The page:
Much has changed with Social Security over the years. Long ago, benefits were not subject to taxation. Now, most benefits are subject to taxation at varying levels, based on a formula that many people do not understand. If you are married, widowed, or divorced then you may be entitled to spousal benefits.

    When should you claim benefits? How will this decision affect your spouse? These are both great questions. While the “file and suspend” strategy is no longer available, many people are still eligible to file for restricted spousal benefits.

    The cash flow that Social Security will provide is a significant retirement asset, and we feel that this asset should be managed with the same level of care as your 401(k), IRA, and other assets.

  • When and How Should I Take My Pension?

    Lucky you!  If you have a pension available to you, then you are in the fortunate minority. Your decisions about when and how to take your pension can have a dramatic effect on your retirement outlook, so great care should be taken to choose wisely.  If you are married then you may take a reduced option for survivor benefits. Many pensions do not require that you take the income when you retire, which allows you to defer this income stream until later and receive a higher amount.  Deferring this income can open up a tax-planning window that will allow you to draw down some of your other assets at a minimal tax rate.

    Each situation is unique and you have worked too hard to earn the pension to take the decision lightly.

  • Am I Taking Too Much Risk?

    Historically, the stock markets have performed well over the long-term. The risk in your portfolio should be directly tied with your time horizon, or when you need the money. If you will need the entire principal in the next 6-12 months, do not put any of it in the stock market!  However, if this is money that you will not need for 5 years or longer, then you should probably invest some of it in stocks. Also, with interest rates at historically low levels, many fixed income investors have “reached” for yield and have too much exposure to high-yield junk bonds. High yield/junk bonds (grade BB or below) are not investment grade securities, and are subject to higher interest rate, credit, and liquidity risks than those graded BBB and above. They generally should be part of a diversified portfolio for sophisticated investors.

    We have seen that many younger investors are not taking enough risk in their portfolios given their time frame until retirement.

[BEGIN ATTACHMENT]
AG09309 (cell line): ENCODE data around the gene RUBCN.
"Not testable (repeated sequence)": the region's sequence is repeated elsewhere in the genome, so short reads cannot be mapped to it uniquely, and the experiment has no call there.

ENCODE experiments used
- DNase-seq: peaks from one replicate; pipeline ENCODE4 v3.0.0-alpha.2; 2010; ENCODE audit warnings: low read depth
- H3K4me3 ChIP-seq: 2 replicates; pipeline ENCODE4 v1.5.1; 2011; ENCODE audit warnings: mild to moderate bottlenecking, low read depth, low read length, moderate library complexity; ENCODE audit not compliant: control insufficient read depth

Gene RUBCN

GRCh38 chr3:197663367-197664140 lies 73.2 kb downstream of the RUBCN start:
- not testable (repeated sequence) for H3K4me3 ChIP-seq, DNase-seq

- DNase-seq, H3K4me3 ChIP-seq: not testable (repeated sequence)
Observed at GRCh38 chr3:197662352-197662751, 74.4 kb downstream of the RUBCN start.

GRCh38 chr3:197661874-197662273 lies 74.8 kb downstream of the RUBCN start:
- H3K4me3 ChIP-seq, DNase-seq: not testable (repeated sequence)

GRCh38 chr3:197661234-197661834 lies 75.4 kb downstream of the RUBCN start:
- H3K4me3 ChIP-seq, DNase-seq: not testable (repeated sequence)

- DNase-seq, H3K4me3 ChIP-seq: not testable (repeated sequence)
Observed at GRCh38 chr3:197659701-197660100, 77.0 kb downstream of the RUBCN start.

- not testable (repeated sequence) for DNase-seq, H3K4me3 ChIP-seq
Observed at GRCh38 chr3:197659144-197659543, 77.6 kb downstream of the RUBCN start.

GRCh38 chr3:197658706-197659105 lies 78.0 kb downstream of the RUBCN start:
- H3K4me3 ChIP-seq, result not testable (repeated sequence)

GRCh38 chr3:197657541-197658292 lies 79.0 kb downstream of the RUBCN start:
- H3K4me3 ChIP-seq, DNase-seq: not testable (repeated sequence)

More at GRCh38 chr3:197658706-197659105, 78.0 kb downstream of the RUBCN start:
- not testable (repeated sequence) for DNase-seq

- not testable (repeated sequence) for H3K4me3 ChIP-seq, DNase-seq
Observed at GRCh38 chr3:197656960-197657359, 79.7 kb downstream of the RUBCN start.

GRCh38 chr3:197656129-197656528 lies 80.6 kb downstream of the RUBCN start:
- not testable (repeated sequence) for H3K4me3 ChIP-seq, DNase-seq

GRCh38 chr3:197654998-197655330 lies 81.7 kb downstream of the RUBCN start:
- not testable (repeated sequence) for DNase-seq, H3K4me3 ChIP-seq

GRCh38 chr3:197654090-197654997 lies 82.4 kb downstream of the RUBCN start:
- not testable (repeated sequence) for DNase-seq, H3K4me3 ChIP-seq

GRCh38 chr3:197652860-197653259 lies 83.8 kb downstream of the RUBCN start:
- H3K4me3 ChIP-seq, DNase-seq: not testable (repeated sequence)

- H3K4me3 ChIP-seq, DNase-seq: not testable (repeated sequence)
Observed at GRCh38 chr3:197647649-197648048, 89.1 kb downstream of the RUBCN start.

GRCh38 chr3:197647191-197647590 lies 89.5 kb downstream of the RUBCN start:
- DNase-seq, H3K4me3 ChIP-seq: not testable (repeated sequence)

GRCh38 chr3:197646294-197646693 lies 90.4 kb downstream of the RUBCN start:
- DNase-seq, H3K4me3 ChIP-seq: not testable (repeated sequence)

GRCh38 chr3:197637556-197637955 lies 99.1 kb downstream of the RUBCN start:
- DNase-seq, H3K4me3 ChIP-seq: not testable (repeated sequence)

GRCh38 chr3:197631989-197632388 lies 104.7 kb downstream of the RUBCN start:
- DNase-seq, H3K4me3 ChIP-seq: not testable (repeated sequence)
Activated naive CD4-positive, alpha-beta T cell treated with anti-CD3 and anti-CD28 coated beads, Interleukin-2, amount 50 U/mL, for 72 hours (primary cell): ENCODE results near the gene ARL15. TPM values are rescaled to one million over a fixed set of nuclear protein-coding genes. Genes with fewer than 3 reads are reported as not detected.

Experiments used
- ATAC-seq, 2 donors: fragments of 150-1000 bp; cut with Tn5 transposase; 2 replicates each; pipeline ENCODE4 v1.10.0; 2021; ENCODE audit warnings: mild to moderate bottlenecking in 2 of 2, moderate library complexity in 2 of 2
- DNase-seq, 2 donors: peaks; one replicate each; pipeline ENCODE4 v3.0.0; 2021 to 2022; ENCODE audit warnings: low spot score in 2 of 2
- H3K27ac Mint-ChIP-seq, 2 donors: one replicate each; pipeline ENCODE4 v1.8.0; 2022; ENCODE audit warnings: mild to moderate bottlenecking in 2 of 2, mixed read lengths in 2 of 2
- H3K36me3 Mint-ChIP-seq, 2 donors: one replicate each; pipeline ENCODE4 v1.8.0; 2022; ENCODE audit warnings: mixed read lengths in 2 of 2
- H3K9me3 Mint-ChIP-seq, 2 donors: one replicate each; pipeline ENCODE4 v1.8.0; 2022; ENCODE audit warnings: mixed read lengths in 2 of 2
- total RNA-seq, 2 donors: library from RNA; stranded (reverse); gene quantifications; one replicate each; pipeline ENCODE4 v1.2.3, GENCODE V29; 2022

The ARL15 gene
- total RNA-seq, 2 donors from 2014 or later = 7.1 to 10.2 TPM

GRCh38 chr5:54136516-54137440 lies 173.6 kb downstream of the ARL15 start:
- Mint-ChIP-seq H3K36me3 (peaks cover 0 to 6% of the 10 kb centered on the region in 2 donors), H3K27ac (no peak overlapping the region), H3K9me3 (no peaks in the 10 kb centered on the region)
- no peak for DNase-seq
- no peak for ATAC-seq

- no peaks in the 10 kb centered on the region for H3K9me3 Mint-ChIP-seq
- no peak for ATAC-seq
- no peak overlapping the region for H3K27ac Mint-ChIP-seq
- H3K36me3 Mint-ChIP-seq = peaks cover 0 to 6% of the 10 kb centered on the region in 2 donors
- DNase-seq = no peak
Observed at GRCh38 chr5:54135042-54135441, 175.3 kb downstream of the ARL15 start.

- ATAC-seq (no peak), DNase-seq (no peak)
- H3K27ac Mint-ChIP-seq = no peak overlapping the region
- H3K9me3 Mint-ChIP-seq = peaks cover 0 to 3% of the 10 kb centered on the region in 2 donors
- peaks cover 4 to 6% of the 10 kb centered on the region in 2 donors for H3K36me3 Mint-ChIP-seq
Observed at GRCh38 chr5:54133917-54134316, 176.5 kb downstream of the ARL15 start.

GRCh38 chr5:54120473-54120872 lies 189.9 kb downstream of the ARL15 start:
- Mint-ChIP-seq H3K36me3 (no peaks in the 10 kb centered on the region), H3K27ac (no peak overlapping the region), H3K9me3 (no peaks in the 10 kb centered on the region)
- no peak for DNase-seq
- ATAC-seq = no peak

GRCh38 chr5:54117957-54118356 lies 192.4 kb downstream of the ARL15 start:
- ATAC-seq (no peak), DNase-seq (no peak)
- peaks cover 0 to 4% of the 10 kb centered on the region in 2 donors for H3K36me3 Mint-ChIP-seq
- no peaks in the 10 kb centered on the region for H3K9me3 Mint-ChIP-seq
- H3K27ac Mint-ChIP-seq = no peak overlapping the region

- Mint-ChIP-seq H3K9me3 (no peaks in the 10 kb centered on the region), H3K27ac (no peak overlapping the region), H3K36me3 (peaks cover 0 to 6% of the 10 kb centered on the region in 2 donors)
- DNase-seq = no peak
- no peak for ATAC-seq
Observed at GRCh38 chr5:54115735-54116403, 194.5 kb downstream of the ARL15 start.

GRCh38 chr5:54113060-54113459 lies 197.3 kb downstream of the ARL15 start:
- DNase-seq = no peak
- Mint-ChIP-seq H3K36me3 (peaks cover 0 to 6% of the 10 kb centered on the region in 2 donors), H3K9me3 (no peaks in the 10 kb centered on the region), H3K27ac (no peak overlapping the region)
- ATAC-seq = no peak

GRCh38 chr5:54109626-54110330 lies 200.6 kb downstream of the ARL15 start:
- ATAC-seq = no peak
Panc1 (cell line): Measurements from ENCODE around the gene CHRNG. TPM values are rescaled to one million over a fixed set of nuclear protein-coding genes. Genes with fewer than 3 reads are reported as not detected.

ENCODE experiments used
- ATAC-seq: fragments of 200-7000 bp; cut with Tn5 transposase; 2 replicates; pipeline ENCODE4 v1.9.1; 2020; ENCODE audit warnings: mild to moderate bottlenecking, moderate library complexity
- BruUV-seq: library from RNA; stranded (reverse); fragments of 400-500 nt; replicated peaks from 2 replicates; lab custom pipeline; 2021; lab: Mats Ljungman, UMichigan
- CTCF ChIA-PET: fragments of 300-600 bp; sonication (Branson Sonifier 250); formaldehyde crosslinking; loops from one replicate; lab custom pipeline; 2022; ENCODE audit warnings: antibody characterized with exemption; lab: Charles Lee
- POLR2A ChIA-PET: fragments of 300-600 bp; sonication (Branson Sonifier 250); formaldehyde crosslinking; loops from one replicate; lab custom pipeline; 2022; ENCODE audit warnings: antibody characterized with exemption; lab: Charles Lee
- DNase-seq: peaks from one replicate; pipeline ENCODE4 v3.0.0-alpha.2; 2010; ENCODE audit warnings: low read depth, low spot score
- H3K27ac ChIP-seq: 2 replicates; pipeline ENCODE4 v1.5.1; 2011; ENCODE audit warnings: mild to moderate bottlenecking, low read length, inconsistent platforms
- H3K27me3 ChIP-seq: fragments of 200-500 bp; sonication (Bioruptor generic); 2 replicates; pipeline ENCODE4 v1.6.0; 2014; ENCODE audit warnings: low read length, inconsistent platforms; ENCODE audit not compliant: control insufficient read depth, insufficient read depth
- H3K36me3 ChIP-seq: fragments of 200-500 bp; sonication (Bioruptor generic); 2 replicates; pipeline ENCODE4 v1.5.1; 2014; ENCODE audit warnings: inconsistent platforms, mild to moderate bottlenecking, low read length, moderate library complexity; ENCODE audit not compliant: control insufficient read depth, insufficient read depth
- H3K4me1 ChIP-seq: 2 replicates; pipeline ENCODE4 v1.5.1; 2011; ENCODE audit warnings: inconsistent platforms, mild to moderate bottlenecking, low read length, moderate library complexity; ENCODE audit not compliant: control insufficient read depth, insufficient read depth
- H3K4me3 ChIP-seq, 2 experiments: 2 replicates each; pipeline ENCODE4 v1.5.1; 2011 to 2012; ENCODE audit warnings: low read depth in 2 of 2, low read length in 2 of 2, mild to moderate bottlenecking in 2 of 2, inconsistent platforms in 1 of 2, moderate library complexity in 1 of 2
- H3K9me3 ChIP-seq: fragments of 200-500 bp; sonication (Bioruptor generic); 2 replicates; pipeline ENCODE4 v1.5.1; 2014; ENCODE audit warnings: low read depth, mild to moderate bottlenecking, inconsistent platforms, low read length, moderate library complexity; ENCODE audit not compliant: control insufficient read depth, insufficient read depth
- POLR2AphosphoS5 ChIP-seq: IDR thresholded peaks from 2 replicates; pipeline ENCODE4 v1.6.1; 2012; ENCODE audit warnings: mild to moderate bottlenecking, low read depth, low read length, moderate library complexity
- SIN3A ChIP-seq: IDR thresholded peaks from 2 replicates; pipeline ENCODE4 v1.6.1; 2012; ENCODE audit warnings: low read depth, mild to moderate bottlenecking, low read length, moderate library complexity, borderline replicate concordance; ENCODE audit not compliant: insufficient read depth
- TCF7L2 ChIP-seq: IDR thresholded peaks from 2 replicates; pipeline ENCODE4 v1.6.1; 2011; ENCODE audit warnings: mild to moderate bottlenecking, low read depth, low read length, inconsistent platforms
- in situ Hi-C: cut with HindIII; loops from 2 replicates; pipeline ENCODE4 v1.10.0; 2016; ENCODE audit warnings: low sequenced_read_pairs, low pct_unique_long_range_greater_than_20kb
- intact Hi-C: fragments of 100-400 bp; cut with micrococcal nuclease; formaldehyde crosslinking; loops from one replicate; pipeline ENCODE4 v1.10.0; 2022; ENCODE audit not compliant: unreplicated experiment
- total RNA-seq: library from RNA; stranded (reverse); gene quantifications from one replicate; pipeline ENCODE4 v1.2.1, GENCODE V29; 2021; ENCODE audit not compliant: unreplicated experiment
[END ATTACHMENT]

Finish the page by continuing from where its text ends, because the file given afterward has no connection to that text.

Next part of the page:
Stock investing includes risks, including fluctuating prices and loss of principal.​ The opinions voiced in this material are for general information only and are not intended to provide specific advice or recommendations for any individual. All performance referenced is historical and is no guarantee of future results. All indices are unmanaged and may not be invested into directly.

  • Am I Not Taking Enough Risk?

    This question comes up a lot, as investors need to balance the need to grow their assets with the need to generate income from them.  We have seen low inflation for many years now, and many think that we will see higher inflation down the road. The right portfolio for you is one that will provide you with the income you need in retirement, and be structured in a way that will likely increase the amount of income you receive over time. The key is to find the right balance in an allocation that will allow you to sleep at night.

  • How Much Am I Paying For My Current Investments?

    We find that very few investors know how much they are paying to own their current portfolio, and how much their advisor is compensated. This needs to change, and it is changing slowly. Often, investment fees are not transparent and not clearly understood by investors.

    Advisory fees, which are fees paid to advisors for portfolio management and planning, are the most transparent. Most commonly, they are deducted from your account balance and they very clearly labeled in the transaction history and in quarterly statements.